Although Barratt’s turnover slipped very slightly from about £4.9bn last year to £4.8bn in the 12 months to June 2019, its pre-tax profits rose almost 9% to £909.8m (2018: £835.5m) with margin up two percentage points to 19.1%.
Second-placed Taylor Wimpey performed well with turnover just edging past the £4bn threshold and pre-tax profits up by 19% to £810.7m (2017: £682.m), a margin of 19.9%.
However, the biggest pre-tax profit figure, as in previous years, belongs to Persimmon Homes, the UK’s third-largest house-builder. In the year to December 2018, Persimmon turned over £4.1bn and made a pre-tax profit of just over £1bn. Its profit margin is almost 30%.
Persimmon’s superlative financial performance is in stark contrast to its record as a builder of new homes and its tarnished public image. Last year, Persimmon was pilloried in the national press for the greed of its senior management team – its CEO Jeff Fairbairn in particular – and their excessive pay and bonuses. Fairbairn pocketed his £75m pay packet and resigned. Well you would, wouldn’t you?
This year, Persimmon is once again in the news following the publication of an independent review into its culture and activities commissioned by the company itself in a bid to identify problems and improve its customer care.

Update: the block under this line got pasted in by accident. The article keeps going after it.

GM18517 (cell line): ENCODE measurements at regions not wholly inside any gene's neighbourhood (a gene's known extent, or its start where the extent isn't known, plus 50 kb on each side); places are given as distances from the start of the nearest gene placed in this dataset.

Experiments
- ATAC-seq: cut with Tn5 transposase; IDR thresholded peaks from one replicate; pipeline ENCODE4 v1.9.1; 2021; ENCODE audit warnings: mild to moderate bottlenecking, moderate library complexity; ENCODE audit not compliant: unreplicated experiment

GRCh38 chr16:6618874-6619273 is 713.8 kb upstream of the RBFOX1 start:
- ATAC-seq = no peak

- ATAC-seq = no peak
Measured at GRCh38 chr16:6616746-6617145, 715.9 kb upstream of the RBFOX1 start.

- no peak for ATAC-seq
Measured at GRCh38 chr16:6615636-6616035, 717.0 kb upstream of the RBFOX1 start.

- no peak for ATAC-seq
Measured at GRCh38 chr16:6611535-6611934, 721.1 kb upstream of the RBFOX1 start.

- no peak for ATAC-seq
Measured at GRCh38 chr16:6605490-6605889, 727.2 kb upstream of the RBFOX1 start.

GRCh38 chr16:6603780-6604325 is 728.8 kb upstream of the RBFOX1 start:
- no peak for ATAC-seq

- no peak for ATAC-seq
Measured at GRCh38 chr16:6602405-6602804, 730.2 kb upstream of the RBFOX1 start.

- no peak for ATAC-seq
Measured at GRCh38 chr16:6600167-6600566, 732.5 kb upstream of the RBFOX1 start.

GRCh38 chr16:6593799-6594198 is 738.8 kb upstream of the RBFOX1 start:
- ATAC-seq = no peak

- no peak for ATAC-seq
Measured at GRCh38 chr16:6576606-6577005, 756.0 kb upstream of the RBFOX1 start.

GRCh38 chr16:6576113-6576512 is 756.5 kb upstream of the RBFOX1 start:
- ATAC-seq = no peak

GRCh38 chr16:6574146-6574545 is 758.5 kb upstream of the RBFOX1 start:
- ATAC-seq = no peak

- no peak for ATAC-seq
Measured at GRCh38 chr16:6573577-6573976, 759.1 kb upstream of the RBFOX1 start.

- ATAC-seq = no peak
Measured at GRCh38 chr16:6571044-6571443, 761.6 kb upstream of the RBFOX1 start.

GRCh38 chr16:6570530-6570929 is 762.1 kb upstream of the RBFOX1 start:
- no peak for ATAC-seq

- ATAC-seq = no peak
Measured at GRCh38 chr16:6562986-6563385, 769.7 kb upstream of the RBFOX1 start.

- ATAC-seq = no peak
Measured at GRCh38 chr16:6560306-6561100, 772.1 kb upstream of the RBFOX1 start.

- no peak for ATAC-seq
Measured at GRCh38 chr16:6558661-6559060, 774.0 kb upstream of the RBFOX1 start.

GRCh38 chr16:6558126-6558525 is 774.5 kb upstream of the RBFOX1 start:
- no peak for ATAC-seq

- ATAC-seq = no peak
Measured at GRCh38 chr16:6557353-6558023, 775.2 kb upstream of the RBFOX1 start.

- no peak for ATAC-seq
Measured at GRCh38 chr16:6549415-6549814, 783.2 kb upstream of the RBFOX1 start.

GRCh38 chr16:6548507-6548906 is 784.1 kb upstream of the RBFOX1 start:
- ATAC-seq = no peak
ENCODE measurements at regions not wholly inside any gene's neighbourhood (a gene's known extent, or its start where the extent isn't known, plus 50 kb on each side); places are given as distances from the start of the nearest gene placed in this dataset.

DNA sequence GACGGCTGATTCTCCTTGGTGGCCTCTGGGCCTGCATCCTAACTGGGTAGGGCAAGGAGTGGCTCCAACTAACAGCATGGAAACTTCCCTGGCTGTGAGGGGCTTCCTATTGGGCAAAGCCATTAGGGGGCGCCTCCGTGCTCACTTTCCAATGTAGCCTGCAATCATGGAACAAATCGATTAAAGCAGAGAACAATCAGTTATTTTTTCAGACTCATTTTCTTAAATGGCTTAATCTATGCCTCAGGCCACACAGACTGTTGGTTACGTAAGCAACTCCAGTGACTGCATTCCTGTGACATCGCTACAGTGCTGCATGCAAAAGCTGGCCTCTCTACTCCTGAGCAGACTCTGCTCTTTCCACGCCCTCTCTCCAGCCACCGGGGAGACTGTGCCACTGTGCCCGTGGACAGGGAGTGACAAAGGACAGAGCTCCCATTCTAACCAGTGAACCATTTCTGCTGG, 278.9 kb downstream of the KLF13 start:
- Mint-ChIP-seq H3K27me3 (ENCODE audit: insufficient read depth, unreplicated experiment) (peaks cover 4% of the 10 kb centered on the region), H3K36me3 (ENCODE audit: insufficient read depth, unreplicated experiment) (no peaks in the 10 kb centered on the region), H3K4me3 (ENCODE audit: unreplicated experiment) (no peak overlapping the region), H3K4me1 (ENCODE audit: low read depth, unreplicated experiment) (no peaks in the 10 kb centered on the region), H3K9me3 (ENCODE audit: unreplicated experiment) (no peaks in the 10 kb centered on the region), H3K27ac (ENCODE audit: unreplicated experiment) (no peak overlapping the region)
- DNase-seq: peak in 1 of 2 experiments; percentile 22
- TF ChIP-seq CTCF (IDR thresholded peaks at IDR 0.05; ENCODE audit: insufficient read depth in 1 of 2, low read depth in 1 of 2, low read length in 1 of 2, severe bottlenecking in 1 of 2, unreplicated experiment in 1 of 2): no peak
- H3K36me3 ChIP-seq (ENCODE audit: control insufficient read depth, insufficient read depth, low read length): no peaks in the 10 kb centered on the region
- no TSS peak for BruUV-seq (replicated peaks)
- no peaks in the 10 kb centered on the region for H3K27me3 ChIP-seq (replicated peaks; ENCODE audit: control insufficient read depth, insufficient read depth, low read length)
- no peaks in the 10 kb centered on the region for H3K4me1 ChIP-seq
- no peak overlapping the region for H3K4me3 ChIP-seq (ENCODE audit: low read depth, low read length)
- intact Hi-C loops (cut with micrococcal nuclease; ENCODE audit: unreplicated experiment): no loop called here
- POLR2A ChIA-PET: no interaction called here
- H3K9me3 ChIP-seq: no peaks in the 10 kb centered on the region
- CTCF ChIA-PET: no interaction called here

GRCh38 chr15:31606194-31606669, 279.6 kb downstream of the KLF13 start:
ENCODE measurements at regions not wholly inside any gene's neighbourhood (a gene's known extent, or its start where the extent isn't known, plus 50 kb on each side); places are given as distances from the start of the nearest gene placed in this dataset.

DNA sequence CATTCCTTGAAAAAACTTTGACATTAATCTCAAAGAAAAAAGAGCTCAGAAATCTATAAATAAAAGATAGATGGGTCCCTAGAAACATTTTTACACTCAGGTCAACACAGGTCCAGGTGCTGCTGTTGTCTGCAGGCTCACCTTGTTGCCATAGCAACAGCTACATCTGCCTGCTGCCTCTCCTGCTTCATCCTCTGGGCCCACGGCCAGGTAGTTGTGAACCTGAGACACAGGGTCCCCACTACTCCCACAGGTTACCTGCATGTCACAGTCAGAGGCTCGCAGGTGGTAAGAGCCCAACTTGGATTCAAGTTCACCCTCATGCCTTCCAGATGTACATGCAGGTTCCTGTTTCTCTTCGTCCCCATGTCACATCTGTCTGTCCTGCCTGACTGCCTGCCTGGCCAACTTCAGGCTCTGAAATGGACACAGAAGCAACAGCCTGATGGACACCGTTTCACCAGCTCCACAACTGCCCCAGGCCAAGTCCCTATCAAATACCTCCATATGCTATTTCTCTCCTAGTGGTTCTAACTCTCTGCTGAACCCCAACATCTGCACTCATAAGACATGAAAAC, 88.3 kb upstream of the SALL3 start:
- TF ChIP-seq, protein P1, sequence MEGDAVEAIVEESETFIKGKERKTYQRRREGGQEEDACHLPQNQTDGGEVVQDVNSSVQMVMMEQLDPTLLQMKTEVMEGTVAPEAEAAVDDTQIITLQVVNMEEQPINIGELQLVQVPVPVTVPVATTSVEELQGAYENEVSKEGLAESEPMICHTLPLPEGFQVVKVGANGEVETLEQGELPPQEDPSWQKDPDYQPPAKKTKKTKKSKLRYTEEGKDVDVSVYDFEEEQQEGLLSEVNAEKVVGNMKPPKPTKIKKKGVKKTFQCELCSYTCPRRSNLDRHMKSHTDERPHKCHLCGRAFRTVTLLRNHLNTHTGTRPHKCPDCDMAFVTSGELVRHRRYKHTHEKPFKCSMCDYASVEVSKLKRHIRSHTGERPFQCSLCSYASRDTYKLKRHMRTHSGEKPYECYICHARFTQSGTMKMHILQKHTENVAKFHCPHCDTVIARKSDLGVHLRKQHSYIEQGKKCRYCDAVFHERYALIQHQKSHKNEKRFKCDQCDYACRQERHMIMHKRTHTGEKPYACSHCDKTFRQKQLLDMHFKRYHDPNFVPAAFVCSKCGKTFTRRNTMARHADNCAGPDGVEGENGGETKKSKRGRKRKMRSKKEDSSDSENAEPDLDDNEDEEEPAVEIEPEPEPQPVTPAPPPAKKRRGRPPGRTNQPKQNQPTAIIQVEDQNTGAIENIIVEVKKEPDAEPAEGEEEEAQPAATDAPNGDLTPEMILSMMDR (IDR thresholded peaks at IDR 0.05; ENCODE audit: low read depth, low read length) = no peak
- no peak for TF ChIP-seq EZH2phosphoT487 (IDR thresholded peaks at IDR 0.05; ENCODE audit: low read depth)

The review (which, to its credit, Persimmon has published in full on its website) reveals that the company builds poor-quality houses and is hopeless at identifying defects and rectifying them. Of particular concern is a “systemic nationwide failure” to install cavity barriers correctly to stop the spread of fire in its timber-framed houses.
These are shocking revelations, but they’re certainly not unprecedented; the entire house-building sector has a poor reputation for quality in both design and construction. It’s the contrast between Persimmon’s stellar financials and the shoddiness of its product that shocks.
The report says that if Persimmon aspires to be a quality house-builder, it needs to make some changes, starting with its woeful lack of effective supervision and inspection.
Chairman Roger Devlin responded by saying that the company “is already embracing the review’s recommendations in this area through significant operational investment and procedural change.”